Washington Secretary of State Kim Wyman might have skipped this summer’s National Association of Secretaries of State meeting in Nashville anyway, because it occurs in close proximity to the state’s primary election. But when Tennessee Gov. Bill Haslam signed an egregious bill last Wednesday that allows mental health counselors in that state to refuse treatment to patients based on a therapist’s personal beliefs, that sealed the decision.
Despite being an executive board member of the national organization, Wyman issued a statement saying she won’t be attending the meetings and neither will key leaders in her office. Before that, Gov. Jay Inslee issued a ban on most state-funded travel to North Carolina and Mississippi after those states passed laws that allow discrimination against gay and transgendered people.
The movement to exempt people from tasks that run afoul of their religious beliefs is growing to the point of absurdity. We don’t see it in Washington, because of strong anti-discrimination laws.
For instance, Barronelle Stutzman, a Richland florist, refused to sell wedding flowers to a gay couple, citing her “relationship with Jesus Christ.” Attorney General Bob Ferguson sued her, citing the Unfair Practices-Consumer Protection Act. In essence, the law says if you supply a business or service to straight couples, you must supply it to all couples.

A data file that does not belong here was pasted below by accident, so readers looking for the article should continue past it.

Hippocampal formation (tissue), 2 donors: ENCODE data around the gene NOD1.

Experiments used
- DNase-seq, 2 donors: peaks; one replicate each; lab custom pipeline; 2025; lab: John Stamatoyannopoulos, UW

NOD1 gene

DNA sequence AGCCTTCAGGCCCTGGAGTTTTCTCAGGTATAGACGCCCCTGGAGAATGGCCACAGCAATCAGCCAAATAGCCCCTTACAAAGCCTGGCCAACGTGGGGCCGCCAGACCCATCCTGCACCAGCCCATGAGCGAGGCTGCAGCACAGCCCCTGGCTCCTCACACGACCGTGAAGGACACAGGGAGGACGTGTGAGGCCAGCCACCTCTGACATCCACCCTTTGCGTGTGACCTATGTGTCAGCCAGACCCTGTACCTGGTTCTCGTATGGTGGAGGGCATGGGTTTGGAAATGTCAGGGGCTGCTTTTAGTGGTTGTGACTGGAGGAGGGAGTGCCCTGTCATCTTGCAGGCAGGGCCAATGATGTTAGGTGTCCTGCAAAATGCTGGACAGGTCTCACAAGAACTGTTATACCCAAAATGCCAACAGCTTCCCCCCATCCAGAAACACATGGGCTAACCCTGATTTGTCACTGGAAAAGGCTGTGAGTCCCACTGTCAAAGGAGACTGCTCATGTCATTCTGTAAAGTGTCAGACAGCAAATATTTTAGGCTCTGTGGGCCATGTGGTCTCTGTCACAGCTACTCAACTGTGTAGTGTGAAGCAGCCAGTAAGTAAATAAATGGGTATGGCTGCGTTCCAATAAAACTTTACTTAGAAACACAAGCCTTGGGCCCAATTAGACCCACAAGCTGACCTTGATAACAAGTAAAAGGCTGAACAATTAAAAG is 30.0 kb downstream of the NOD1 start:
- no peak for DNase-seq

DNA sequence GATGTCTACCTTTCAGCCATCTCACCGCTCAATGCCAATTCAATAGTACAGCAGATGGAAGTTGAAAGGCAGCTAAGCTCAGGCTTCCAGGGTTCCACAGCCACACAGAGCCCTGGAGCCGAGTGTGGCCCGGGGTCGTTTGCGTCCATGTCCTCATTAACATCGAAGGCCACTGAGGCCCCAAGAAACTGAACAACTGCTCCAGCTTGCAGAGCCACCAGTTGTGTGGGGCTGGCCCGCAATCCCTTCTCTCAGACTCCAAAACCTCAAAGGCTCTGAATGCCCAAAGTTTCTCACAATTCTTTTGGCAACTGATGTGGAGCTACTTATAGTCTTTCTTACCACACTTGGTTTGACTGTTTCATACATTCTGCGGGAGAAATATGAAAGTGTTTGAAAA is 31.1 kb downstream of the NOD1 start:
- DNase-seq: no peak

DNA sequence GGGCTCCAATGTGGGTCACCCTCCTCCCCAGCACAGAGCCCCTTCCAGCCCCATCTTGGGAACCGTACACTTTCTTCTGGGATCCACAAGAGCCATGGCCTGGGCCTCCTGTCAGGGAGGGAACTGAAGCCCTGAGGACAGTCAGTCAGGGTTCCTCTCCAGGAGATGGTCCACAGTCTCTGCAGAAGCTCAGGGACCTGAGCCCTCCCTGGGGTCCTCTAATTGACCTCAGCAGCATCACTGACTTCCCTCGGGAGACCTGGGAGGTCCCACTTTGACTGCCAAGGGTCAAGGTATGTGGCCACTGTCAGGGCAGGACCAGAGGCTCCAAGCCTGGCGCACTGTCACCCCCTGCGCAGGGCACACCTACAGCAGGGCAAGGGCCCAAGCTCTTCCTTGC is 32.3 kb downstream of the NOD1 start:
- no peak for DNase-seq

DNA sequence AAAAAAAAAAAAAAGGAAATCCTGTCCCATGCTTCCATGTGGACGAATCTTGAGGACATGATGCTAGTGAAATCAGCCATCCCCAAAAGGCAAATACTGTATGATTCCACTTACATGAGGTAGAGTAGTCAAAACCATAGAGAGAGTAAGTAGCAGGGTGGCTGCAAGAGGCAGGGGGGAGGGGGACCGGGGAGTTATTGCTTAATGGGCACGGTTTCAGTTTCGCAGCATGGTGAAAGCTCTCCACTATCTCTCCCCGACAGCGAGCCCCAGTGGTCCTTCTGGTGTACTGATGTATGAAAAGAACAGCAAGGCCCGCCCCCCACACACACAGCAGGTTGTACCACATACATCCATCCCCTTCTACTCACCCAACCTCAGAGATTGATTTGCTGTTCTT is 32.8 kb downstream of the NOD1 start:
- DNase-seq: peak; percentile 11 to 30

A Benton County judge ruled against Stutzman and assessed a fine; the case is now with the state Supreme Court. But this took place in Washington, where gay marriage is legal and where state statutes have been amended so that people cannot be discriminated against based on sexual orientation. The Washington Law Against Discrimination protects gender expression.
However, discrimination in housing, hiring, child support rights, benefits, business succession rights, sick leave, hospital visitations, autopsies, organ donations, inheritance, and on and on, is still legal in many other states.
Instead of ending discrimination, some states are passing pre-emptive laws that would allow people to refuse service based on their sincerely held religious beliefs. Lawmakers are shielding their citizens from any future laws that would call for equal treatment.
Businesses used to be able to refuse service based on race. Mixed-race marriage used to be a point of discrimination based on religious beliefs. But LGBT rights are new, so some states are going through the same tired arguments about protecting religious freedom via discrimination.
These barriers will ultimately fall. Boycotts and economic sanctions will cripple discriminatory states. Business interests will be motivated to act. Federal courts will begin striking down state statutes. Younger generations will move into positions of power and affirm LGBT rights.
We’re fortunate in Washington to be ahead of the curve. The predictions of dire consequences in expanding equality to the LGBT community have not come to pass.
Political leaders who express their sincerely held beliefs that discrimination is wrong are to be commended.
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